Current News in Turkey
By David P Goldman
More than coincidence accounts for the visit to Iran by Turkish Prime Minister Recep Tayyip Erdogan on January 28, the same day that his economic policy collapsed in a most humiliating way.
As the Turkish lira collapsed to levels that threatened to bankrupt many Turkish companies, the country's central bank raised interest rates, ignoring Erdogan's longstanding pledge to keepinterest rates low and his almost-daily denunciation of an "interest rate lobby" that sought to bring down the Turkish economy. Erdogan's prestige was founded on Turkey's supposed economic miracle.
Hailed as by John Feffer of the Institute for Policy Studies, and as "Europe's BRIC" by The Economist, Turkey has become the Sick Man of the Middle East. It now appears as a stock character in the comic-opera of Third World economics: a corrupt dictatorship that bought popularity through debt accumulation and cronyism, and now is suffering the same kind of economic hangover that hit Latin America during the 1980s.
That is not how Erdogan sees the matter, to be sure: for months he has denounced the "interest rate lobby". Writes the Hurriyet Daily News columnist Emre Deliveli, "He did not specify who the members of this lobby were, so I had to resort to pro-government newspapers. According to articles in a daily owned by the conglomerate where the PM's son-in-law is CEO, the lobby is a coalition of Jewish financiers associated with both Opus Dei and Illuminati. It seems the two sworn enemies have put aside their differences to ruin Turkey."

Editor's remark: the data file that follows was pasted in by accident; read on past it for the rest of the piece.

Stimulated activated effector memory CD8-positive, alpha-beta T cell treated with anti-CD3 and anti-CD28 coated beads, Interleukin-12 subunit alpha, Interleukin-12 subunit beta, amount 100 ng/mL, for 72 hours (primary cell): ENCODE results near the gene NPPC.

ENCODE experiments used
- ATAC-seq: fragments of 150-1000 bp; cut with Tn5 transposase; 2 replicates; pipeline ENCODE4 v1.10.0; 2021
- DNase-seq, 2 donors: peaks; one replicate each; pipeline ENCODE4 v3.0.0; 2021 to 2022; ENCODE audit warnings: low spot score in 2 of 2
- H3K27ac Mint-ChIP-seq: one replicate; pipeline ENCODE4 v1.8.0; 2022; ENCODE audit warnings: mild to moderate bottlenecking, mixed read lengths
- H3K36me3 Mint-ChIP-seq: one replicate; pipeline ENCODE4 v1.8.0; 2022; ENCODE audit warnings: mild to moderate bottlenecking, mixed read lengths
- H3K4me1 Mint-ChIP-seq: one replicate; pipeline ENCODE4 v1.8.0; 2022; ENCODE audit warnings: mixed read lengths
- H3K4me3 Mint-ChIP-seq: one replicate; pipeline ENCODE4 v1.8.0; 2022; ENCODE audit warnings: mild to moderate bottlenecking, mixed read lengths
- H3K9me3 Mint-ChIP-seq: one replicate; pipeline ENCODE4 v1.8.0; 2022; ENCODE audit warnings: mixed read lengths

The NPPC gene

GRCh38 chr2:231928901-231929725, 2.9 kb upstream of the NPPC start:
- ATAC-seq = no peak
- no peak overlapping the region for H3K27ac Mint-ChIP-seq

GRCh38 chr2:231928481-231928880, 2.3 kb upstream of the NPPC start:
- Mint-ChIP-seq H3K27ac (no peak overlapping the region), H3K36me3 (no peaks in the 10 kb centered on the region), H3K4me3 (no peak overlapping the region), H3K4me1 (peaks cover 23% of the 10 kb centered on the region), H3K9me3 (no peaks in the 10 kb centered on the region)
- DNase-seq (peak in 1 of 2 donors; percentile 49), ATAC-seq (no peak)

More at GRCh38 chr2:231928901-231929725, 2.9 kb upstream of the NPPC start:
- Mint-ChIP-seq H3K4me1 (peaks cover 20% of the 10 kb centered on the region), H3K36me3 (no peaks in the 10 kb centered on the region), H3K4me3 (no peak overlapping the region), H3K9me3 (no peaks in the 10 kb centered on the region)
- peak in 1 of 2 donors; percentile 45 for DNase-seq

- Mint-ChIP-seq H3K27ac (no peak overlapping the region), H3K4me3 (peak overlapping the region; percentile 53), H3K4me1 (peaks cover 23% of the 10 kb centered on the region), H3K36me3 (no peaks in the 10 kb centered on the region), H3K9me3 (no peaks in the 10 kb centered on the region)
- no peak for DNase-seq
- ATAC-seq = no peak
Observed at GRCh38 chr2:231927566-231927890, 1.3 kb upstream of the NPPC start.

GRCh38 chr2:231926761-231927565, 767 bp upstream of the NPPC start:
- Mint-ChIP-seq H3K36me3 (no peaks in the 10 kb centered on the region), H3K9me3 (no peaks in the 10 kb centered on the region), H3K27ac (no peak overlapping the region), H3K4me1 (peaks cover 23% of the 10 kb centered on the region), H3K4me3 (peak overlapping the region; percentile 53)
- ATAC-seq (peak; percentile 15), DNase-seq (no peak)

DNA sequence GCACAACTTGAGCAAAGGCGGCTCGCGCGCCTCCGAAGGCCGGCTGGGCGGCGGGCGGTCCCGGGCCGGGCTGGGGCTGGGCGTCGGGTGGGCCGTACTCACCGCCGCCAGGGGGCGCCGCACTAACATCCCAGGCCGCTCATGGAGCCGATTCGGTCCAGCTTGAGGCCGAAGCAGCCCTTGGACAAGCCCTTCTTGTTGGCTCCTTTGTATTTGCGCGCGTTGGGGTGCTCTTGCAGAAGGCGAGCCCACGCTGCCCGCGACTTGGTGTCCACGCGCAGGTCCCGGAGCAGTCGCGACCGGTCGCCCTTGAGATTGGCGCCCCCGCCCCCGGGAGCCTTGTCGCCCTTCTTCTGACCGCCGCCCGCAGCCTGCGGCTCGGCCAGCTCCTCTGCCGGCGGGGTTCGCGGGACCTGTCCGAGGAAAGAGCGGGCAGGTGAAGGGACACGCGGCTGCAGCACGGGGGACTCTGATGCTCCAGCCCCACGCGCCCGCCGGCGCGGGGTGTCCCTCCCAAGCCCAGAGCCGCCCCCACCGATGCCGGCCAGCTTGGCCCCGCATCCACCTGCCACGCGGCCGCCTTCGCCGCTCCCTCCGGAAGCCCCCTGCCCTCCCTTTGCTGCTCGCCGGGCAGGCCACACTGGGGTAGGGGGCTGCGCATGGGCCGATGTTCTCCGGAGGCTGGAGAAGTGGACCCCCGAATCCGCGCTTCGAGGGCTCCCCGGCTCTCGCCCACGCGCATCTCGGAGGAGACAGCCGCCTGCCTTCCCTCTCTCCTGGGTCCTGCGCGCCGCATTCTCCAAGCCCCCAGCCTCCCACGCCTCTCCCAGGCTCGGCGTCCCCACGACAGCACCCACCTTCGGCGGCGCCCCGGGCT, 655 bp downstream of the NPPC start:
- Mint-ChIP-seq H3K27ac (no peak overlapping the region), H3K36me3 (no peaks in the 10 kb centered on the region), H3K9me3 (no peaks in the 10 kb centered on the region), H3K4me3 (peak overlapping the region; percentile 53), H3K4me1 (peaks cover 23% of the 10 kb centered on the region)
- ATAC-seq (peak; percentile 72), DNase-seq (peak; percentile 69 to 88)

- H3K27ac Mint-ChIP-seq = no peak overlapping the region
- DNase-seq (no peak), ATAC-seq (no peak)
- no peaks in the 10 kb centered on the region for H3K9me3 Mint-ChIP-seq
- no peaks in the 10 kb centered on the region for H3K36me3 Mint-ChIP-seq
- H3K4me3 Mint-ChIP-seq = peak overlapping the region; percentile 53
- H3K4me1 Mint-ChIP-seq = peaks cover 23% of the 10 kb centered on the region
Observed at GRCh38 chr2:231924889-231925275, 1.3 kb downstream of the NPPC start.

US President Barack Obama told an interviewer in 2012 that Erdogan was one of his five closest overseas friends, on par with the leaders of Britain, Germany, South Korea and India. Full disclosure: as the Jewish banker who has been most aggressive in forecasting Turkey's crisis during the past two years, I have had no contact with Opus Dei on this matter, much less the mythical Illuminati.